We also put a strong emphasis on language.  Our students learn academic writing skills by dissecting model text types and using that analysis to write structured, organized essays that adhere to standards required for the SAT, TOEFL, and GRE exams.  Just this week, our students broke down an essay on the merits of school uniforms and then wrote their own essays about the societal effects of violence on television and the pros and cons of reuniting North and South Korea.  In addition to academic writing, our students also regularly participate in creative writing activities, often at our “classroom” on the beach at Playa Laguna.  We also schedule several hours each week for Spanish classes.  Students learn grammar and vocabulary through online games and instruction and participate in conversation and listening activities with our native Spanish teacher.  Students also regularly participate in sports and gardening with our support staff, giving them opportunities to use learned vocabulary in a real context.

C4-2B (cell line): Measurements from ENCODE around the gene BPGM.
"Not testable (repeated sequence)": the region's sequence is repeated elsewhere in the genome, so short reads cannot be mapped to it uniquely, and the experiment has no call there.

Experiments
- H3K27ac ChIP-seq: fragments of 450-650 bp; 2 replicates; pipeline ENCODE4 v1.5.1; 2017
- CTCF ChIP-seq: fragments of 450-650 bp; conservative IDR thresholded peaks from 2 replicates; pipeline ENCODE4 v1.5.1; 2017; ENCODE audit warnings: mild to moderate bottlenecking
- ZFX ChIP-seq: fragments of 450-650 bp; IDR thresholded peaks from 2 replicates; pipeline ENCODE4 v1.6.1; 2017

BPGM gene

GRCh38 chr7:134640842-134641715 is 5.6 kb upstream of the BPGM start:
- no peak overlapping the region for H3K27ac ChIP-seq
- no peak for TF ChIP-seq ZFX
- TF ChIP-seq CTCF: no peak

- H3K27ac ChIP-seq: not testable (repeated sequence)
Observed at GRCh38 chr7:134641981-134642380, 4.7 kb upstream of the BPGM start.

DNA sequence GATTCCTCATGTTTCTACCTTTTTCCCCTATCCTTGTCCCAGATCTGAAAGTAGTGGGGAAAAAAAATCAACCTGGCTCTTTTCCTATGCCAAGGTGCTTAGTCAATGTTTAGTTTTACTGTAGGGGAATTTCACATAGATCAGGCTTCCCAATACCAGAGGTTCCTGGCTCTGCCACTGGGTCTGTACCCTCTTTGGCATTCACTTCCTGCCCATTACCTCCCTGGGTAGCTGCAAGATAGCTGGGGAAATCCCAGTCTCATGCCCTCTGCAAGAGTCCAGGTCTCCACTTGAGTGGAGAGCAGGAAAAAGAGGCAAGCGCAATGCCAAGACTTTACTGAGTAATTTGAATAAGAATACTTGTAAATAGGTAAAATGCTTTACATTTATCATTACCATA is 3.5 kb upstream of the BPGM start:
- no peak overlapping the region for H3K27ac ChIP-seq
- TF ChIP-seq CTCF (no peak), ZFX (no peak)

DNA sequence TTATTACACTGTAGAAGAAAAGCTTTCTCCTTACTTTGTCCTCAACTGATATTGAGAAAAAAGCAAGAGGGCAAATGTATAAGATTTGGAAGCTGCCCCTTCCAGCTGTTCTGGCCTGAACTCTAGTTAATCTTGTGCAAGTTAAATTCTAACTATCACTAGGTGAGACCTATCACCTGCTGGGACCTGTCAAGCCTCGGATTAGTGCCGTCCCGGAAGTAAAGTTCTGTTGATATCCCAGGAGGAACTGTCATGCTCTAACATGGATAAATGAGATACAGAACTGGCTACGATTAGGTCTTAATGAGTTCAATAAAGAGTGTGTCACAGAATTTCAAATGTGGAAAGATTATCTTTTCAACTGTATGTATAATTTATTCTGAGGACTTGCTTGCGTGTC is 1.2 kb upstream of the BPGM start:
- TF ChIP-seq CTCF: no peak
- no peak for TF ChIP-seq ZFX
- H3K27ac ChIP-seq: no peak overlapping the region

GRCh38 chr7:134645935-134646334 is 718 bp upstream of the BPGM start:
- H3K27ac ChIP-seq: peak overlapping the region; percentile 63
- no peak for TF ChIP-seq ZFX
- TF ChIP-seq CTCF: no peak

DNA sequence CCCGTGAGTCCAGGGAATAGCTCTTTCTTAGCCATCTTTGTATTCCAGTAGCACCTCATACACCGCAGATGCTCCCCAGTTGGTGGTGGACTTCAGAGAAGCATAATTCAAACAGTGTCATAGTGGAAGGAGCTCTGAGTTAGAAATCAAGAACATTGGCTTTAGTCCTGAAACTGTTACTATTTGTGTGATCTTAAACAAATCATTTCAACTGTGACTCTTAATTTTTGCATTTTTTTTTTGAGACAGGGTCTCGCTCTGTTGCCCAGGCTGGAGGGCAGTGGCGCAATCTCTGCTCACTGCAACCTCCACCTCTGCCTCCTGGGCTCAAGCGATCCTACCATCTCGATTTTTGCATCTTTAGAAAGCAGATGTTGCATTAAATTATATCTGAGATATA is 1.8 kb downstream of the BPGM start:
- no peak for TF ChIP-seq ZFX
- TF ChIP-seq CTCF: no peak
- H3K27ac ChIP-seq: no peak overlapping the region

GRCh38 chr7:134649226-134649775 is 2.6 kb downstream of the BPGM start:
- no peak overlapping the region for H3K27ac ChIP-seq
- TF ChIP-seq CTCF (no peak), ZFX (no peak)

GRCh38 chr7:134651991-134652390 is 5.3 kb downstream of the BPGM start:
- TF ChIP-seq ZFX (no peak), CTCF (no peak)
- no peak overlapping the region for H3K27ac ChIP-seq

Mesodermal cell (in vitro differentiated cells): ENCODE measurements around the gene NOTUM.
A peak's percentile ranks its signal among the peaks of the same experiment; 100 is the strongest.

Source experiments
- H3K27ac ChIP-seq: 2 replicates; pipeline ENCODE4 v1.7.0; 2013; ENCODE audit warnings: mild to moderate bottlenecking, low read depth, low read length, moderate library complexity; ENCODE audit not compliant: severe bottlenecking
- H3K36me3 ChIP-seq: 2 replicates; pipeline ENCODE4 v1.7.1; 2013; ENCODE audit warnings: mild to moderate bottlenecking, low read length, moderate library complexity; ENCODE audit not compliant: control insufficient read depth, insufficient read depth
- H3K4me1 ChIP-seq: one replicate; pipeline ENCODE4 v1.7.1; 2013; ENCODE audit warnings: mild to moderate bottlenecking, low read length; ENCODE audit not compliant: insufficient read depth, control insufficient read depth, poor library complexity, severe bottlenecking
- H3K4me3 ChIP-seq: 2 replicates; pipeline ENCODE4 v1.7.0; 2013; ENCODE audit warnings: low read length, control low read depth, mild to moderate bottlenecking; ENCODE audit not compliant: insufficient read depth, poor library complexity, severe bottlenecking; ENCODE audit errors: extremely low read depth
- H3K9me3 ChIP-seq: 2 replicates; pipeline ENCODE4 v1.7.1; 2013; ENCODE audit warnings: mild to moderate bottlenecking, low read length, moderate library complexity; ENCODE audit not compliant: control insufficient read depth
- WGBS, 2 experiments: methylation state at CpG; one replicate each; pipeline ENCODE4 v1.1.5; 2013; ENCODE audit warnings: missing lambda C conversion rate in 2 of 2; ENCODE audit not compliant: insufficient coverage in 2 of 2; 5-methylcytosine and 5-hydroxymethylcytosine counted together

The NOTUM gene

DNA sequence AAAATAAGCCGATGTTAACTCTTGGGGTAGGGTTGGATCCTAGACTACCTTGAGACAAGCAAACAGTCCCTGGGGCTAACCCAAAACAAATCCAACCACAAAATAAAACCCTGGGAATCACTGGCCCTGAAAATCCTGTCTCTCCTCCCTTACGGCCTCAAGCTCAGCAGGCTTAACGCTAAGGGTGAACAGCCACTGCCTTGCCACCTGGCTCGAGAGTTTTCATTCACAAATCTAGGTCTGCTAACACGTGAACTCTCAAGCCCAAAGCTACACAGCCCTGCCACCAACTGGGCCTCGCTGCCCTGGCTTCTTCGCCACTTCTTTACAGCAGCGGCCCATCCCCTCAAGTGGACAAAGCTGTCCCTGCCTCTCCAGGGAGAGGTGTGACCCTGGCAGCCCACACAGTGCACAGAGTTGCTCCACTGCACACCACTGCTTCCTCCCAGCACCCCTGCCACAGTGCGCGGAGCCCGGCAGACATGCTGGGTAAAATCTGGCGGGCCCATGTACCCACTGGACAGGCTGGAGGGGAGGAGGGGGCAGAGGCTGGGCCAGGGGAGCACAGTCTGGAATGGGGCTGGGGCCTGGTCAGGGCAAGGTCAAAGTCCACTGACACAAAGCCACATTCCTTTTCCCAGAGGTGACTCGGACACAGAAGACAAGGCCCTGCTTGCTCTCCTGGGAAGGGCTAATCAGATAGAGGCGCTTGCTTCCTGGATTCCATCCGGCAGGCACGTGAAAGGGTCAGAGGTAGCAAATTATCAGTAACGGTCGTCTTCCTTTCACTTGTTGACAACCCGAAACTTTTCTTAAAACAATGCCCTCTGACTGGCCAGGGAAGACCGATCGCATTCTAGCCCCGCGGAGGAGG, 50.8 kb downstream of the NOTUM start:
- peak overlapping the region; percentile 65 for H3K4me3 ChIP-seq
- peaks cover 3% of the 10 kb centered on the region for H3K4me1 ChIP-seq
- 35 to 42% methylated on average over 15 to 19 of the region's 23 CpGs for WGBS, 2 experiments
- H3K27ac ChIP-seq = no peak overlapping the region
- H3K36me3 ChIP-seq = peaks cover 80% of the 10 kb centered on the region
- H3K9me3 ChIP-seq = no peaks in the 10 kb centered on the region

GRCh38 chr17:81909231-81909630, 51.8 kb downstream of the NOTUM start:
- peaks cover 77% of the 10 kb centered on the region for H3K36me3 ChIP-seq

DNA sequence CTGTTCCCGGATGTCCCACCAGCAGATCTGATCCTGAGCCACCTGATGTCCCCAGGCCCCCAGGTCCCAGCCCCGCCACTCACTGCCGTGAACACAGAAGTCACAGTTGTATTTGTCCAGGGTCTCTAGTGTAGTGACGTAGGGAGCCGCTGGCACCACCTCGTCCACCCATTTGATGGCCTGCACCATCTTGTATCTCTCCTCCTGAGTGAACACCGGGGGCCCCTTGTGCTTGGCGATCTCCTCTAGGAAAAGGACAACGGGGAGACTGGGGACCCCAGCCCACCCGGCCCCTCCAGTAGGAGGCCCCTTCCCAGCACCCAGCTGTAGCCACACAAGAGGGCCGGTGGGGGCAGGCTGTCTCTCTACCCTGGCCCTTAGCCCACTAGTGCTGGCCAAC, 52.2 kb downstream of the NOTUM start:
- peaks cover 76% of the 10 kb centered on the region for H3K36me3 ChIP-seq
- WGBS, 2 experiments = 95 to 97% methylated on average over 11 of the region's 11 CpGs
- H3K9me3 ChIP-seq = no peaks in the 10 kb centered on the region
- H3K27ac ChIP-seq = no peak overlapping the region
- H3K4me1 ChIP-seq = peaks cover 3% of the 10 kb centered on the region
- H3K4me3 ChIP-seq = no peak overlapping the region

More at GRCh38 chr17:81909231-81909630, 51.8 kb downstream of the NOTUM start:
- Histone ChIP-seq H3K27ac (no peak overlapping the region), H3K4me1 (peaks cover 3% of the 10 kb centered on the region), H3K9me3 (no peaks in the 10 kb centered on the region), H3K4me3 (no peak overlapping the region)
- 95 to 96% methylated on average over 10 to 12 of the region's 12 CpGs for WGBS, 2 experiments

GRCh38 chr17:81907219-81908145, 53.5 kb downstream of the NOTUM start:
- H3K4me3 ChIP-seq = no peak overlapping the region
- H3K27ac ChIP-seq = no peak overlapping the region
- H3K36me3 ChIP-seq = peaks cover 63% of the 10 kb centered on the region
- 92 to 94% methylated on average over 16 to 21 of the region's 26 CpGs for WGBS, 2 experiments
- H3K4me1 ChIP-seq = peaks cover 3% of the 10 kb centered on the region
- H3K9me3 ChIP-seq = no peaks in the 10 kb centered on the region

If you’ve read this far, maybe you have an idea about what we should call this type of education.  Let us know by dropping me an email at director@islaacademy.com or better yet, come by and see us in action.  Our doors are always open.  Education is a community affair!

September 28, 2015

At ISLA Academy, our students are eager to learn. Our teachers are dedicated. Our playground and facilities look better and better each day. We are also continuing to welcome new students as the weeks go on. To say the least, everyone is smiling and enjoying our time learning here at ISLA Academy. As the school’s Curriculum Coordinator and the preschool’s Head Teacher, I would like to welcome you all to our first edition, of the preschool monthly blog! My assistant teacher and local Dominican, Ms. Arianny would also like to welcome you! It has been a busy year so far!